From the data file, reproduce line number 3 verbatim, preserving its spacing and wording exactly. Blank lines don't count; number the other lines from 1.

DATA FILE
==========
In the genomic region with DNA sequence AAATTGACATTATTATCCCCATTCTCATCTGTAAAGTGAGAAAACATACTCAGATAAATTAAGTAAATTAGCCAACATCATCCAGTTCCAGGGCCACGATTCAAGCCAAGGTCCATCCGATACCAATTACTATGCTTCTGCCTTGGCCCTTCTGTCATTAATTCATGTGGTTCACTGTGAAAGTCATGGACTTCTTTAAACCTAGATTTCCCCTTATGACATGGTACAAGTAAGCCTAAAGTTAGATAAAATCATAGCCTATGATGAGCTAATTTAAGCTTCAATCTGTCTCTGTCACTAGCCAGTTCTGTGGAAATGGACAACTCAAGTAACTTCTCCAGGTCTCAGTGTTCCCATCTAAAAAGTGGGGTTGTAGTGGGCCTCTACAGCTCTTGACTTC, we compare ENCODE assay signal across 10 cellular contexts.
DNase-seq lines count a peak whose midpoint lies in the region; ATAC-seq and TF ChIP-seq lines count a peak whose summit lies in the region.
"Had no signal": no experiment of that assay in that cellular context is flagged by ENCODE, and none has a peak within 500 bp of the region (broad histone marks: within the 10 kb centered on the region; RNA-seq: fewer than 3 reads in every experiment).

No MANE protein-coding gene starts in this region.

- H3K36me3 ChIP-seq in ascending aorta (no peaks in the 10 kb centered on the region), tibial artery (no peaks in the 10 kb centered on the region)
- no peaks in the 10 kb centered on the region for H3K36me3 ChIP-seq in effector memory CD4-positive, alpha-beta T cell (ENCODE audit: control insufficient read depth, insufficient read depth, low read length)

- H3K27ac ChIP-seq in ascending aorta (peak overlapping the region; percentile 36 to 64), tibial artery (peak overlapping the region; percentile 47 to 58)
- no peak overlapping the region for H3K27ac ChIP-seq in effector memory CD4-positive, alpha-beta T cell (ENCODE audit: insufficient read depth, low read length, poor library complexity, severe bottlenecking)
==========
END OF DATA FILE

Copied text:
"Had no signal": no experiment of that assay in that cellular context is flagged by ENCODE, and none has a peak within 500 bp of the region (broad histone marks: within the 10 kb centered on the region; RNA-seq: fewer than 3 reads in every experiment).